Haiwei Gu

Asst Professor
College of Health Solutions NT
BDI Associate Faculty
Biodesign Virginia G Piper PD
BDI Associate Faculty
Biodesign HTM

Location: DTPHX

Contact Information
(480) 301-6016


  • Ph.D. Chemical Physics/Bioanalytical Chemistry, Purdue University, West Lafayette, IN 2008  
  • B.S. Applied Physics, University of Science and Technology of China, Hefei, Anhui Province, P. R. China 2003  


Research Interests

The Gu research group focuses on mass spectrometry (MS)-based metabolomics and its applications for biomarker discovery and systems biology research. We are skilled in the development, optimization, and applications of MS methods for both qualitative and quantitative measurements. We utilize a range of platforms, including LC- and GC-MS for global aqueous profiling and lipidomics. We have developed a number of targeted LC-MS/MS assays to detect panels of metabolites, including a 200+ aqueous metabolite assay that interrogates 35 metabolic pathways, as well as assays to measure bile acids, acyl carnitines, co-enzymes, and cardiolipins. Recent methods developed by our group include quantitative methods to measure metabolite concentrations, metabolic flux analysis approaches, and ratio analysis methods for unknown identification. In addition, we have extensive experience with advanced multivariate statistical analysis methods, including PCA, PLS-DA, SVM, etc. We can proficiently program in Matlab, R, and Pathyn to analyze MS and NMR data, both individually and in combination.

In addition to our methods development activities, we are working closely with a number of biological researchers and clinical practitioners in various studies. We have been active in the identification of biomarkers for early cancer detection, recurrence monitoring, and therapy prediction. We are also involved in studies of heart diseases, obesity, and diabetes, as well as nutrition based disease prevention and aging. Our group has a strong interest in expanding the understanding of disease risk factors using metabolite profiling approaches. My group has experience running large metabolomics sample sets that incorporate a number of quality control measures to ensure reliability of large datasets. Our work in metabolomics is thus applied to a broad range of applications in both basic and clinical metabolic research.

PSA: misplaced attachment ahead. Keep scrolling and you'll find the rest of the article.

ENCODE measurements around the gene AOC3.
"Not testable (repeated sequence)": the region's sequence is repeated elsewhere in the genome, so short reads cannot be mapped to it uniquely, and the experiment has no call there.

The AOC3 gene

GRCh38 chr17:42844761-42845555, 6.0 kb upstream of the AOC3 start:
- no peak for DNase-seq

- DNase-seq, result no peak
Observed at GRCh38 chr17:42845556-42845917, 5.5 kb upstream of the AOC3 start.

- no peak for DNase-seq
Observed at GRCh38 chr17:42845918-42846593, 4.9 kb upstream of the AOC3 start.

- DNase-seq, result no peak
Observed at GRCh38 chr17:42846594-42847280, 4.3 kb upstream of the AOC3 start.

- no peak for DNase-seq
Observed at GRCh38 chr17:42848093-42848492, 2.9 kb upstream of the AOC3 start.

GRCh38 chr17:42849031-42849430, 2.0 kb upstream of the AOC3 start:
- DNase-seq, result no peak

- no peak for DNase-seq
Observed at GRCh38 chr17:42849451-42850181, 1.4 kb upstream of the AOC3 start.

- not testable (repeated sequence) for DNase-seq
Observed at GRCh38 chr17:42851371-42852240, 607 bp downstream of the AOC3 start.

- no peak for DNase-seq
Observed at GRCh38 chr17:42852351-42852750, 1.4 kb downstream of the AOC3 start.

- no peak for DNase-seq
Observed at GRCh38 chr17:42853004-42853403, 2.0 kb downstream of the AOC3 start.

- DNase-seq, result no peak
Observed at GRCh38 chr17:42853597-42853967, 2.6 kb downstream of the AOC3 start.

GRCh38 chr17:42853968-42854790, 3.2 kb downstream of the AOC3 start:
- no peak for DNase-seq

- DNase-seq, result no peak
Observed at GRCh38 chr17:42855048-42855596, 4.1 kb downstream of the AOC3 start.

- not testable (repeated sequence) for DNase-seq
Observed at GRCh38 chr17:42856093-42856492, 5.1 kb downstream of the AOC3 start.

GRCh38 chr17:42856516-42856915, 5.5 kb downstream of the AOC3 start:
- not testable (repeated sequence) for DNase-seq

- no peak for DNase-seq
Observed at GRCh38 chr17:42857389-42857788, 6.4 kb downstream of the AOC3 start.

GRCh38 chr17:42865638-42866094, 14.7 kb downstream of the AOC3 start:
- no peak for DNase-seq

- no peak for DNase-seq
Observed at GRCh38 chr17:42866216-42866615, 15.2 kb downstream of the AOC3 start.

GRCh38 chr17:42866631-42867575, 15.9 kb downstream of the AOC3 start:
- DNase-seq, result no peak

Haiwei Gu's research interests focus on MS-based metabolomics and its applications in early disease diagnosis, drug metabolism, and biological sciences. He is working closely with a number of biological researchers and clinical practitioners in various studies for identifying metabolic markers, which are useful for detecting cancers, investigating cancer mechanisms using cell/mitochondria models, examining metabolic remodeling during pressure-overload hypertrophy, comprehensively profiling age-dependent changes of cardiac metabolites, etc. Gu is an assistant professor in the College of Health Solutions at Arizona State University.